Abandoned silage bales, Seven Devils Road, north of Bandon, Oregon, August 2005.
Coastal Oregon can be damp and cold enough to make even the summer traveler wear winter clothes and the hay maker to wrap his bales in plastic covers more reminiscent of wet Wales, than of the hot, dry American West. I found these silage bales from an earlier season, left to decay on a typically chilly August day. The fog extended only a few hundred yards inland, but the damp air sucked by the inland heat penetrates many miles up the Camas Valley. Beyond the first protective ridge, humidity drops, temperatures soar, and hay can be made without protective plastic. But these abandoned packages, mysterious detritus of industrial agriculture, have their own peculiar beauty. The uncertainty of their abandonment to ferment and decay provoked enough metaphors to string together the following sonnet.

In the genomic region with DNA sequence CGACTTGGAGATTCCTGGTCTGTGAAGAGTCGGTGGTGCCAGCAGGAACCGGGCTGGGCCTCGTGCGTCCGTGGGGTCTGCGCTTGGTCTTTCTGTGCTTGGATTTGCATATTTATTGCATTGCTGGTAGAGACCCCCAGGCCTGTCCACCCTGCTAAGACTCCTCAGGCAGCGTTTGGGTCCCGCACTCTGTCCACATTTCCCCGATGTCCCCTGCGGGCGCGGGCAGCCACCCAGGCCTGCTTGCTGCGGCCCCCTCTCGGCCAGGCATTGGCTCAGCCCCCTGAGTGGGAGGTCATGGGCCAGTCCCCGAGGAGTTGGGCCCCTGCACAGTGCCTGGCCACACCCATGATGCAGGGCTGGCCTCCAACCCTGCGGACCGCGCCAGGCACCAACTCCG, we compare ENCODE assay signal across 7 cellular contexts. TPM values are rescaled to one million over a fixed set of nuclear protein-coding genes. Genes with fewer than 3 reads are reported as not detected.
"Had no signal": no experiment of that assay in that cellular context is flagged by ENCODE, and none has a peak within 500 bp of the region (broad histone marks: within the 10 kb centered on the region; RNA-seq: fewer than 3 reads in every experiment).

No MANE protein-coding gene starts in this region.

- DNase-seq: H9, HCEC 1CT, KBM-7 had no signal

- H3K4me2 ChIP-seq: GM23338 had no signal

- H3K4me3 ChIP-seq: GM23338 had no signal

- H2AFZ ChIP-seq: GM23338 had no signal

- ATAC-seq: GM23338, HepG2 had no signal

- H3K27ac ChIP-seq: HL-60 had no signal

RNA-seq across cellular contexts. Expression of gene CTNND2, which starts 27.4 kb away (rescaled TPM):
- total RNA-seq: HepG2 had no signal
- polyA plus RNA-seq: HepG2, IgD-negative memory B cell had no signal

The plastic is the color of the mist,
Or sheep or snowdrifts after partial melt,
With wizened texture, these taut wrinkles pressed
Outward by inner swell, like bellied belt.
The fodder fumed within these swollen lumps
Left cooler seeds to darkly germinate
And push up fronds and stems, sharp clumps,
Green points, new verdant blades that lacerate.
Grains also settled on the surface skin
With wind-borne dust enough to fertilize
The urgent leaves and roots that sink within
To find fermented mulch and rush the bale’s demise.
As bodies shrouded cycle back to earth,
Abandoned hay regenerates its birth.